Side-effects of Extremis may include: exploding. Ask your doctor if your body is healthy enough to glow like fire. There-in lies the problem with Aldrich’s tech. He’s recruited a trial group of desperate former soldiers, many of whom lost limbs in service. Several of these people work for Aldrich today, doing his dirty work. Some of them succumbed to the side-effect of spontaneous at a nuclear temperature.
Aldrich learned something on top of that Bern hotel’s roof: the power of anonymity. That’s why he created The Mandarin. That’s right, America’s biggest terrorist threat is actually a drug-fueled London washout actor who reads lines Aldrich scripts for him. The Mandarin’s hideout is a baller mansion in Miami with fake shipwreck outside its front door.
Aldrich uses The Mandarin to create the supply of terror, while fulfilling the government’s demand to solve it, in the form of upgrading War Machine to Iron Patriot. It helps Aldrich enact his plan of killing the president on live TV to drum up more support for his think tank/weapons manufacturer.
Iron Man 3 eschews big action set pieces because Stark spends so much time investigating. Before he can investigate, perhaps because of it, Stark receives visitors employed by Aldrich, and perhaps The Mandarin (before we know they are working together, or rather one works for the other).
Stark is at home with Pepper. They receive a visit from Dr. Hansen, who Stark hasn’t seen since the night they hooked up in Bern 13 years. It was a night Hansen would never forget, but Stark would, literally, because he solved a biological problem of hers while being wasted.
Anyway, Hansen shows up alongside several helicopters, because Stark’s given the entire world his home address, which I can’t believe they didn’t already know. Most of those helicopters are media, but three of them are not.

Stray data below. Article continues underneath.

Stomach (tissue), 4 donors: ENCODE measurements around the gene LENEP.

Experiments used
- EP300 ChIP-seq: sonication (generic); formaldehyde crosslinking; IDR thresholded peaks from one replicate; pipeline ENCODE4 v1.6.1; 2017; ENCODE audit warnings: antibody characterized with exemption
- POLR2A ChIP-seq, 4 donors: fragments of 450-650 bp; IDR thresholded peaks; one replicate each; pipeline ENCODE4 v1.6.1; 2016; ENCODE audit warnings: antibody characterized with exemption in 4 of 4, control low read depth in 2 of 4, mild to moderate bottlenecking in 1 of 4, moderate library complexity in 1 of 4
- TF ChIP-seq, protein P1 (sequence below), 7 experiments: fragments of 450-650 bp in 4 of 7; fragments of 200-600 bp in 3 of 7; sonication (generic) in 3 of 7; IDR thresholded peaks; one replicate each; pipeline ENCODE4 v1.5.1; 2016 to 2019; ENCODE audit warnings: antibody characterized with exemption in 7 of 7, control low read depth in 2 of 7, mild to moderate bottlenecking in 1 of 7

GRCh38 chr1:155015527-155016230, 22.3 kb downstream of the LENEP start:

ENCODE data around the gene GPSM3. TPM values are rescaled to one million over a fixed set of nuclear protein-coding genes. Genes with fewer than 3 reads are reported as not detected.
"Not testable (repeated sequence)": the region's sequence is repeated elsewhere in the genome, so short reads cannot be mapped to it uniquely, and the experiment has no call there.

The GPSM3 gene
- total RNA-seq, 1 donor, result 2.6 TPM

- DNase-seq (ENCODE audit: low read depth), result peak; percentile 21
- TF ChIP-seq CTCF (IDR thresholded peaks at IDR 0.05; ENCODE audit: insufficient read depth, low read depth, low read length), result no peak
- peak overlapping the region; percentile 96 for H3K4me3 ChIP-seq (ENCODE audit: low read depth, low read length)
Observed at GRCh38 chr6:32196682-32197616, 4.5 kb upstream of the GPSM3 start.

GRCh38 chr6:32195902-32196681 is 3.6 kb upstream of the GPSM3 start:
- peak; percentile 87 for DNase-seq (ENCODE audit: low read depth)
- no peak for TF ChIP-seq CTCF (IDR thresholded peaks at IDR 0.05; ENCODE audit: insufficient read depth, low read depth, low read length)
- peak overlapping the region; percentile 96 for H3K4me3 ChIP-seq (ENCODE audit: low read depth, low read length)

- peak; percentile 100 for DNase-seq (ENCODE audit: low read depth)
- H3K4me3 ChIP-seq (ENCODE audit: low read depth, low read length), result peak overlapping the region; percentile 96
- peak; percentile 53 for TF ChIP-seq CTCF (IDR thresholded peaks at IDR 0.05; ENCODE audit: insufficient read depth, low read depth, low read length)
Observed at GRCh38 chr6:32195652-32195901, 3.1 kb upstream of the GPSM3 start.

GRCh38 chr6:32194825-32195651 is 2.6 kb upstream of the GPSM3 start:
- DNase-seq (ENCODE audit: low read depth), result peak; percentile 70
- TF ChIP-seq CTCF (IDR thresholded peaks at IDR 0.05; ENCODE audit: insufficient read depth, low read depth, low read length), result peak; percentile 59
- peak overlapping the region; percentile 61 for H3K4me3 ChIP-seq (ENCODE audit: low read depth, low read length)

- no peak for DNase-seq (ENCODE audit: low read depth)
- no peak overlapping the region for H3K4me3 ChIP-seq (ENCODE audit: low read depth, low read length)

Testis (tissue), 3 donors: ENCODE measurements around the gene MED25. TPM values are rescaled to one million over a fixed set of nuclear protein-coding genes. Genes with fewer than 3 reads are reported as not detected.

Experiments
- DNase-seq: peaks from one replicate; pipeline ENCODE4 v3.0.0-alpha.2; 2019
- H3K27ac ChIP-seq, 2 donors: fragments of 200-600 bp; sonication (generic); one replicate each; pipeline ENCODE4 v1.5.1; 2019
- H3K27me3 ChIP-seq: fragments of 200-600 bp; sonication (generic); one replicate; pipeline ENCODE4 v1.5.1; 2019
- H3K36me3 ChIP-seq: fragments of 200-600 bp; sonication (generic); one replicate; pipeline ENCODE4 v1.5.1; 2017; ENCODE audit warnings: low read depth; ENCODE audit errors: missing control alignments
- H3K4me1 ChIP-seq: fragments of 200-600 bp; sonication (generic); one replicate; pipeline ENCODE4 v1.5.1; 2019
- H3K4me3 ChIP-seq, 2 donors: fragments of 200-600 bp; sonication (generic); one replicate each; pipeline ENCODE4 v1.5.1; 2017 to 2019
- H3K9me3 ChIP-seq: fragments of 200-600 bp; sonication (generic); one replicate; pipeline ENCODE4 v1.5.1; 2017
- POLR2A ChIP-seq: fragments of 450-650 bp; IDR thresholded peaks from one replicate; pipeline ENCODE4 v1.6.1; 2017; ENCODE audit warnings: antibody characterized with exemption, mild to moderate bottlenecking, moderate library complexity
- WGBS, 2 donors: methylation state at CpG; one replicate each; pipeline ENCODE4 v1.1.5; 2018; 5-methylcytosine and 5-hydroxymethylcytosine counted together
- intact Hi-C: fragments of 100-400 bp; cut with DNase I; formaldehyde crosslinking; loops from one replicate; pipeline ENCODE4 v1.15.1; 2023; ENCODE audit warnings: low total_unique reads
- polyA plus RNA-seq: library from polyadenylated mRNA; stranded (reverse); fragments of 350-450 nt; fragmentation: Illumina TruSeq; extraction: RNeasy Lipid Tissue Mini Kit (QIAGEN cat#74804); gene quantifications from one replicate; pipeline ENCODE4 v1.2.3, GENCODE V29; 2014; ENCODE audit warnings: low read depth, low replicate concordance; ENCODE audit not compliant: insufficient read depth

With precious little warning, and only from Hansen seeing it on TV, a rocket streaks across the ocean to explode beneath Stark’s pad. Stark activates one suit, but he “throws” it onto Pepper, who hightails it outside with Hansen.
Stark, using sensors he implanted in himself earlier in the movie, recalls the suit from Pepper onto himself. Good thing too, because the three choppers are pounding the house with ordnance. The house is sliding into the ocean. Stark spots his Steinway falling, and he uses the suit to sling it forward and into one helicopter.
The suit has not enough energy to go full Iron Man and wipe out the enemies. He must scamper along the crumbling architecture, taking heavy gunfire. Glass and furniture continue unchecked into the ocean. Stark takes out a second chopper, but the house collapses and sends him to its basement.
Soon, all the suits and expensive cars are dropping into the sea. Stark rides the last sections of his home into the water, the camera following behind him. Cables drag Stark to the sea floor. The final helicopter, its villains satisfied, flies away. J.A.R.V.I.S. literally lends a helping hand to drag the battered body from the sea and flies Stark to Tennessee.
Short and violent. The action sequences in Iron Man 3 are punchy and brief, unlike most other Marvel Universe movies. These scraps occur in one room and are over before we know what’s happening.
Pepper gets her chance to shine in Iron Man 3. She runs Stark Industries in pristine white suits. People come to her for their needs, such as Aldrich. She gives him a hard pass on his brain tech because it could so easily be weaponized. Smart move, but it made little difference.
Pepper is at home when the terrorists attack Tony’s Malibu pad, and it’s her turn to wear the suit. She wears it well, though it’s jarring to see a person inside the suit who is not Tony Stark. She’s forced to shack up with Hansen, Tony’s one-night-stand from Bern and the person keeping Aldrich alive.
Pepper takes Hansen to secret hideout after the latter claims Aldrich is working for The Mandarin. This is all a smoke screen, because Aldrich wants to lure Pepper away from Tony so he can capture her and inject her with the healing tech. Aldrich succeeds, and Pepper nearly dies for it.
Tony gets an assist from a scrappy Tennessee kid. This kid helps Tony out of some jams, saves his life once or twice, and in return is brutally made fun of for it. He’s proof that Tony is not ready for fatherhood.
A slew of glowing soldiers help Aldrich achieve his dreams of ruining America’s government and society through terror. Chief among them is a bald, Russian dude named Savin. At least, I thought he was Russian. He looks very Russian. But he’s not. Get this: he’s American.